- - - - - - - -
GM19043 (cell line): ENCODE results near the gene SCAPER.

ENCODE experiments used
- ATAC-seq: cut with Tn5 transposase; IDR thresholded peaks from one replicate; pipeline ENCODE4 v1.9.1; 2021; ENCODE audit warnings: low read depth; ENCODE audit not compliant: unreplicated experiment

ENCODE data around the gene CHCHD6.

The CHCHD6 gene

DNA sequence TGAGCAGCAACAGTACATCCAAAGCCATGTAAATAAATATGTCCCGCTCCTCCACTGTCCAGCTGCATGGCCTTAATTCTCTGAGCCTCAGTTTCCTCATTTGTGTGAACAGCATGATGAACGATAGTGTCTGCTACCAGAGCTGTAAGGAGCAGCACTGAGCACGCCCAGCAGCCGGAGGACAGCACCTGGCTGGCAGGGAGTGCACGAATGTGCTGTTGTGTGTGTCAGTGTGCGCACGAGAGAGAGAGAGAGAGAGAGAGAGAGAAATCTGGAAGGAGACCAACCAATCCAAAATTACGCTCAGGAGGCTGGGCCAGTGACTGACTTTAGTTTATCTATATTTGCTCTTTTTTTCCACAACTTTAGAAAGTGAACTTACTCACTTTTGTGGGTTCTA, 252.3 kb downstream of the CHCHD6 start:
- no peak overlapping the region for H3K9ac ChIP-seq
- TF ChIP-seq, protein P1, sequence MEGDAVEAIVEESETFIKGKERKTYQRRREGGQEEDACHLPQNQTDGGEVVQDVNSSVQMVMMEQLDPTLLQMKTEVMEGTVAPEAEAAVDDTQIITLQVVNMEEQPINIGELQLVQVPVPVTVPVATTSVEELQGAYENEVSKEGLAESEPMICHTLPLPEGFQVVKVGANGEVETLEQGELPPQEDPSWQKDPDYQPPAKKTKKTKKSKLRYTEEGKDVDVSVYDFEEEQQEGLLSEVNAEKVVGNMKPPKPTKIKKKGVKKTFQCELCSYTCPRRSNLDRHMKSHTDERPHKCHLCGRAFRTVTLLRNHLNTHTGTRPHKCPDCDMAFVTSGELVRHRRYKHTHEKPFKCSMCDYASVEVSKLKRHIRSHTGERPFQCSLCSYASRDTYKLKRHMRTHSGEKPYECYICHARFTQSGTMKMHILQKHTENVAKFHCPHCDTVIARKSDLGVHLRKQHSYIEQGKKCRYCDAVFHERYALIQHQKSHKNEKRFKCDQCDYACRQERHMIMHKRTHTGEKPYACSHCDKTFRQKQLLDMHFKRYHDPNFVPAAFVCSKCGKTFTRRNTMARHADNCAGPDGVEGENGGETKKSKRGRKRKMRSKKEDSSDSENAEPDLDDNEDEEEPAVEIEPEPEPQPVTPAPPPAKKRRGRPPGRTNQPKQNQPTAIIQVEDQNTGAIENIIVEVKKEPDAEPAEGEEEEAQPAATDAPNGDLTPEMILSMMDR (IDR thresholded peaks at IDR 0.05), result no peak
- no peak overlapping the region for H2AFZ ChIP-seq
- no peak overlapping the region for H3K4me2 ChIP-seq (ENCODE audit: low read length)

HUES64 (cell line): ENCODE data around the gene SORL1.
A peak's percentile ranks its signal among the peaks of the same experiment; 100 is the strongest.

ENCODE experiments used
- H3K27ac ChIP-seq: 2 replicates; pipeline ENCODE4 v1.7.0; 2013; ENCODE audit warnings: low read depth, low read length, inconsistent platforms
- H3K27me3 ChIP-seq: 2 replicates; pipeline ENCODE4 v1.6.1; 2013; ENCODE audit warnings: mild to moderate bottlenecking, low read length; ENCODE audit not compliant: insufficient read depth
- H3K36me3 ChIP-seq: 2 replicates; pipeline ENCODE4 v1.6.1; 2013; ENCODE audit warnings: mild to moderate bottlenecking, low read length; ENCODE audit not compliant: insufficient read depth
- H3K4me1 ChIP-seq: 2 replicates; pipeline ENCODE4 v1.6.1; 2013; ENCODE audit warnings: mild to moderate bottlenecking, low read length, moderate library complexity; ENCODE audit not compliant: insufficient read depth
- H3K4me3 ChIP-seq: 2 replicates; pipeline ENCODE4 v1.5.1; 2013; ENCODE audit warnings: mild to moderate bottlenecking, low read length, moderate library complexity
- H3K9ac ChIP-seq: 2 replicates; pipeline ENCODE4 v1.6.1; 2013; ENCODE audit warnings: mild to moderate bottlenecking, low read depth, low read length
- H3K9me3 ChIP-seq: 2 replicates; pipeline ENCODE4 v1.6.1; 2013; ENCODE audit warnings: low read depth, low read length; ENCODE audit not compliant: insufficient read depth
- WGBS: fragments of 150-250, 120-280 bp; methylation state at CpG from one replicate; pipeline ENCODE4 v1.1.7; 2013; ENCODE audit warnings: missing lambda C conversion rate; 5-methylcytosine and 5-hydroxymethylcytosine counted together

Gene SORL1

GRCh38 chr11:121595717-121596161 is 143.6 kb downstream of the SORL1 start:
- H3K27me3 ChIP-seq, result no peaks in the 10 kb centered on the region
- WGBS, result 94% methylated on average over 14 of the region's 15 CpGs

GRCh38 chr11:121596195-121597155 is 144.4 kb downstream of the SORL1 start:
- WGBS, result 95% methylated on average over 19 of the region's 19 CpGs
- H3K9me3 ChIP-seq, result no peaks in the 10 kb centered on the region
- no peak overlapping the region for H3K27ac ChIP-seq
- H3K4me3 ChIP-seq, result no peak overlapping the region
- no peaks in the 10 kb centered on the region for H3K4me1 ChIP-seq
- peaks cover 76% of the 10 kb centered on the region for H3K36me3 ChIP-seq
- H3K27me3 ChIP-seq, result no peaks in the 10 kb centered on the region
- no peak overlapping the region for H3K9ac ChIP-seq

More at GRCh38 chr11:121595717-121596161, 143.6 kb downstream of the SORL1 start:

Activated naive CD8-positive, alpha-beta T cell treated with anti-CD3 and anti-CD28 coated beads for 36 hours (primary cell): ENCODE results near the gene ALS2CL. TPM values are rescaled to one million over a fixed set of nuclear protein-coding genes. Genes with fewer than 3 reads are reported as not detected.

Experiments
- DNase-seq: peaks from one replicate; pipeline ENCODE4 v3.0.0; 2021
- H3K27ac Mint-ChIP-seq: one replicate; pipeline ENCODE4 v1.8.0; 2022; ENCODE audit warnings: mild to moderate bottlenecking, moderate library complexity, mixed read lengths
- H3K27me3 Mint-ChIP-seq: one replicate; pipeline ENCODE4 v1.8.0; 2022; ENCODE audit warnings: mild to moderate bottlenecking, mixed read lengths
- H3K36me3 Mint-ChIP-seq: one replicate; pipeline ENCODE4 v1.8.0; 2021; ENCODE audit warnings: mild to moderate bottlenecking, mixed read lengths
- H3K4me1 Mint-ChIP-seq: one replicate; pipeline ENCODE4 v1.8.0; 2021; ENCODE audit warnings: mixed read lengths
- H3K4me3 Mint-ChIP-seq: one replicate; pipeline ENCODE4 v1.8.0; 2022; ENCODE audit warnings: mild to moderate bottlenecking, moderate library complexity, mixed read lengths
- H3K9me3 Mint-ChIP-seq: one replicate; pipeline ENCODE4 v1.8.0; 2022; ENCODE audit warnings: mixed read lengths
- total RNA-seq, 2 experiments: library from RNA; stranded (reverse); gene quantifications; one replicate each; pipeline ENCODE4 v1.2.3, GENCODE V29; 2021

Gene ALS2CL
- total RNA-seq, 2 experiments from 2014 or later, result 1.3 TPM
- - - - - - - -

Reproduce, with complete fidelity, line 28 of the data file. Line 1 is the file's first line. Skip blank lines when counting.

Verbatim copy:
- H3K9me3 ChIP-seq, result no peaks in the 10 kb centered on the region